A brand-new school year and an approaching autumn mark a time for renewal, recommitment and reflection. I wish your children and teens continuing and new cycles of positively affirming relationships with friends and educators. This school year, I hope your children know both great challenge and great success.
We are back again to the very much-needed public debate about our Gifted and Talented Program within the Davis schools. If you read my columns, it is no secret how I feel as a pediatrician and community activist about labeling some of our children as “gifted,” and, by default, other children as “not gifted.”
These labels, most often conferred on both sets of students in Davis in the third grade by a 45-minute IQ test, follow each student into the junior high tracking system, regardless of how that student has performed or developed in the fourth, fifth and sixth grades. (At Emerson Junior High School, students can participate in the accelerated learners track by GATE identification, or by sixth grade performance or by parent justification.)
We define our children as gifted or not gifted with tests known since their inception in the days of the eugenics movement to be both culturally biased and economically exclusive. This potential for racial, class and linguistic (in reference to “gifted” English learners) discrimination is why experts recommend the use of multiple assessments and, ideally, observations to determine which students need a self-contained classroom or special program to optimally succeed.
The fact that these alternatives to identification are expensive and labor-intensive is moot, unless we will say that we as the Davis community have accepted injustice and racial and class discrimination because it is the least expensive alternative.
The test we use to universally screen students is the OLSAT (Otis Lennon School Abilities Test), an IQ test that, according to its own website, measures neither intelligence nor “giftedness,” but rather “abilities that relate to success in school.” We then allow some of our children to be arbitrarily awarded the “gifted” label by truly arbitrary percentile ranking or cutoff, and then to be extracted to a physically segregated educational experience, if desired.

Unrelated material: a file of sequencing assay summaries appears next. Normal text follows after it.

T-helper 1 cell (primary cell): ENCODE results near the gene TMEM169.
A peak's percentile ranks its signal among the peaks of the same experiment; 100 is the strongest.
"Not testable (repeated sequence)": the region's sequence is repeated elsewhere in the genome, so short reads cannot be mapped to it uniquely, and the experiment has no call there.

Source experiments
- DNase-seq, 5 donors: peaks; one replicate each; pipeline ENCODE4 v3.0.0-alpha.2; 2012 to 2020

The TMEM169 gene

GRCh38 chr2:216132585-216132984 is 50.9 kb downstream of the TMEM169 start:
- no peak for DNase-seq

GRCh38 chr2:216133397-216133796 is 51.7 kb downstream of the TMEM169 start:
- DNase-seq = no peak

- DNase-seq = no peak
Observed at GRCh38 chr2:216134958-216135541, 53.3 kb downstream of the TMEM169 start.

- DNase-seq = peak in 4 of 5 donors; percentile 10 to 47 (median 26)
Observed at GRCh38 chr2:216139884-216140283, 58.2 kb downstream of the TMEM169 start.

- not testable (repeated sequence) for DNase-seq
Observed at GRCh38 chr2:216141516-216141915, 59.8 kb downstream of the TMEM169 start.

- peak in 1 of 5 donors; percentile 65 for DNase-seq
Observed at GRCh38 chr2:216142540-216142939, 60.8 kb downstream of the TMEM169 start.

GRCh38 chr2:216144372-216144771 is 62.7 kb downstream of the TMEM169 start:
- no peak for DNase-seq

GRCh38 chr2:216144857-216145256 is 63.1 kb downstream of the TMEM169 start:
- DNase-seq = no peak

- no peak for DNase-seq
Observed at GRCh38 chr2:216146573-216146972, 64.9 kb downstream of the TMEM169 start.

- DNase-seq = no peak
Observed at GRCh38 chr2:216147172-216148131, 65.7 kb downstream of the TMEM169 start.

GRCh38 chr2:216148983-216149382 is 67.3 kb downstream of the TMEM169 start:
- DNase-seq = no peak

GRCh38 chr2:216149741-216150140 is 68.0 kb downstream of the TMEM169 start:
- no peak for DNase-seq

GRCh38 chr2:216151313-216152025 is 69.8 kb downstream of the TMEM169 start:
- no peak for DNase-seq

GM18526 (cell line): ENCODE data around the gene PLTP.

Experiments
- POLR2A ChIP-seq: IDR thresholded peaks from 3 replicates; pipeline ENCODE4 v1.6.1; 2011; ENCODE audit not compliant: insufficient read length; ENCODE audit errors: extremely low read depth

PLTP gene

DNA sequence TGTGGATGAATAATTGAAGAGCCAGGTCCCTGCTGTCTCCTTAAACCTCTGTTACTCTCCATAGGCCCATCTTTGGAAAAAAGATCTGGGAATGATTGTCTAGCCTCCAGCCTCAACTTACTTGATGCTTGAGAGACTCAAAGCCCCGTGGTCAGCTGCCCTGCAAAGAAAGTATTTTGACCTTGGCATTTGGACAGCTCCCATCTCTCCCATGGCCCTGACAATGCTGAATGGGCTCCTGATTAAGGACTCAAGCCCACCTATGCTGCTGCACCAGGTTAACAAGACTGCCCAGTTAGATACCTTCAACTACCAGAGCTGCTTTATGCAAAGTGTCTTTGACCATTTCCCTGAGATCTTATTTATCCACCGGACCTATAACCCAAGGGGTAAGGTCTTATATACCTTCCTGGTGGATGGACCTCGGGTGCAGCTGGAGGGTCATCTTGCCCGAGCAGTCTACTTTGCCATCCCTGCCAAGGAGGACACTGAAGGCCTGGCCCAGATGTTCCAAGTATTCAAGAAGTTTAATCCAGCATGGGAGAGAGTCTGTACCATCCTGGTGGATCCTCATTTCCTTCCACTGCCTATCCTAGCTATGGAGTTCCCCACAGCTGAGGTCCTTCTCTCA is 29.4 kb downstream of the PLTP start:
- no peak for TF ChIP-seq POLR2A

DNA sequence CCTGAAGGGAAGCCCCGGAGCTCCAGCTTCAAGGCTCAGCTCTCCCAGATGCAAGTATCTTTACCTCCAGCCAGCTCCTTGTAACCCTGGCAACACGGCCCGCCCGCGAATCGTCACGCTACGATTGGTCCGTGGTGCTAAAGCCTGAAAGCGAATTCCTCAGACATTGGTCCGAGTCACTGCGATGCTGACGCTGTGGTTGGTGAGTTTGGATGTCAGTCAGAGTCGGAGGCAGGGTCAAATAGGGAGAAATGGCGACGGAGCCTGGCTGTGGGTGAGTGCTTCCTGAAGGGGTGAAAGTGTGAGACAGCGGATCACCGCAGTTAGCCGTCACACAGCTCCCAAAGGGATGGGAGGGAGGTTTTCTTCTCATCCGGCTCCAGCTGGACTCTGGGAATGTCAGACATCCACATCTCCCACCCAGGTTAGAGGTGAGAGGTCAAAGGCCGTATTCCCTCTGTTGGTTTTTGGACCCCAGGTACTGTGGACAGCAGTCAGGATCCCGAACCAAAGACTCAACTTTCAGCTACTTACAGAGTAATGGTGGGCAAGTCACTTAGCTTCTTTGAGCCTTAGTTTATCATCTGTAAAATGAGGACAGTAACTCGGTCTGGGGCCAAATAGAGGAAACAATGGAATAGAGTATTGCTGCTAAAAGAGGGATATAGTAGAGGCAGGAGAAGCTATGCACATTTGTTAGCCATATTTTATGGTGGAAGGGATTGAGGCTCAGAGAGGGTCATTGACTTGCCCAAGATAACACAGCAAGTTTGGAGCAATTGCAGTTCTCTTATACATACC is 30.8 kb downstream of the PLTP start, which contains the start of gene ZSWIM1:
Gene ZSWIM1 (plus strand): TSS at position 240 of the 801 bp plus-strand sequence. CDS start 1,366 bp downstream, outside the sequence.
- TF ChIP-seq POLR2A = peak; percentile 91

In a fascinating twist, some Davis children are defined as possessing “risk factors” (district term) for not being identified as “gifted” within Davis schools. I think the notion of “risk factors” is fascinating because it implies that something is deficient in children’s families or culture. I am not certain that we understand as a community that it is the test (OLSAT and other IQ tests) and not the children or their families or cultures that have been demonstrated to be deficient.
To say we compensate for this, the district has a search and serve policy, wherein students not expected to do as well on the OLSAT are administered the TONI IQ test, thought to be less culturally biased against English language learners and African-American and Latino children.
The recent history of GATE identification in Davis has been rife with race, class and linguistic inequality, artificially created and accepted by us as a community. That the district is now being held legally accountable for these inequities in its process of identifying and labeling children as gifted (or not) makes it a good time to collectively think about what we are doing and paying for in local our public education.